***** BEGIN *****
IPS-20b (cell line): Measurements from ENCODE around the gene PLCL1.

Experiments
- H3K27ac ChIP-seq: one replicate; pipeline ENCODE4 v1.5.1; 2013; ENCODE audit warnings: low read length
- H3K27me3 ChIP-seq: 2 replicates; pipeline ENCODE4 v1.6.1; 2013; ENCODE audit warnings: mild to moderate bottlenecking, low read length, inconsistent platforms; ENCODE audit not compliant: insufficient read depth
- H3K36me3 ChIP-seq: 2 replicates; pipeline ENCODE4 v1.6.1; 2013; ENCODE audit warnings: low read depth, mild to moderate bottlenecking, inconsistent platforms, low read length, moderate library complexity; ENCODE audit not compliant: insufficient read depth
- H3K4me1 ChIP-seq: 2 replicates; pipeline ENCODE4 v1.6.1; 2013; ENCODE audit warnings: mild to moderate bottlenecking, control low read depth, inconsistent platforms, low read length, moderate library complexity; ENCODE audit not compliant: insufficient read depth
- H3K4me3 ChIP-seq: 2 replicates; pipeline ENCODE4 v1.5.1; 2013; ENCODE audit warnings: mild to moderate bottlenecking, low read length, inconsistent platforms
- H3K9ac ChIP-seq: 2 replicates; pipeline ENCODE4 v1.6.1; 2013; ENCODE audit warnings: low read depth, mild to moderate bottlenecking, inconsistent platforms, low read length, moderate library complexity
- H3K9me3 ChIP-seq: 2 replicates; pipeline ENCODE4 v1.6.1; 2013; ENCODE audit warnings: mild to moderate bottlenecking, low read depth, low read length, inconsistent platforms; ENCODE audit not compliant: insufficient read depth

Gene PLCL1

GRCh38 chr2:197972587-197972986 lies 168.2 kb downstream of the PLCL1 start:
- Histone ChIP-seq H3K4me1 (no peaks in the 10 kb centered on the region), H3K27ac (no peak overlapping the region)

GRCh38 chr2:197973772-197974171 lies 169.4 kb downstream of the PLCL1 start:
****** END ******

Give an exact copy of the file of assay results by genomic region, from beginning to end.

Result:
IPS-20b (cell line): Measurements from ENCODE around the gene PLCL1.

Experiments
- H3K27ac ChIP-seq: one replicate; pipeline ENCODE4 v1.5.1; 2013; ENCODE audit warnings: low read length
- H3K27me3 ChIP-seq: 2 replicates; pipeline ENCODE4 v1.6.1; 2013; ENCODE audit warnings: mild to moderate bottlenecking, low read length, inconsistent platforms; ENCODE audit not compliant: insufficient read depth
- H3K36me3 ChIP-seq: 2 replicates; pipeline ENCODE4 v1.6.1; 2013; ENCODE audit warnings: low read depth, mild to moderate bottlenecking, inconsistent platforms, low read length, moderate library complexity; ENCODE audit not compliant: insufficient read depth
- H3K4me1 ChIP-seq: 2 replicates; pipeline ENCODE4 v1.6.1; 2013; ENCODE audit warnings: mild to moderate bottlenecking, control low read depth, inconsistent platforms, low read length, moderate library complexity; ENCODE audit not compliant: insufficient read depth
- H3K4me3 ChIP-seq: 2 replicates; pipeline ENCODE4 v1.5.1; 2013; ENCODE audit warnings: mild to moderate bottlenecking, low read length, inconsistent platforms
- H3K9ac ChIP-seq: 2 replicates; pipeline ENCODE4 v1.6.1; 2013; ENCODE audit warnings: low read depth, mild to moderate bottlenecking, inconsistent platforms, low read length, moderate library complexity
- H3K9me3 ChIP-seq: 2 replicates; pipeline ENCODE4 v1.6.1; 2013; ENCODE audit warnings: mild to moderate bottlenecking, low read depth, low read length, inconsistent platforms; ENCODE audit not compliant: insufficient read depth

Gene PLCL1

GRCh38 chr2:197972587-197972986 lies 168.2 kb downstream of the PLCL1 start:
- Histone ChIP-seq H3K4me1 (no peaks in the 10 kb centered on the region), H3K27ac (no peak overlapping the region)

GRCh38 chr2:197973772-197974171 lies 169.4 kb downstream of the PLCL1 start: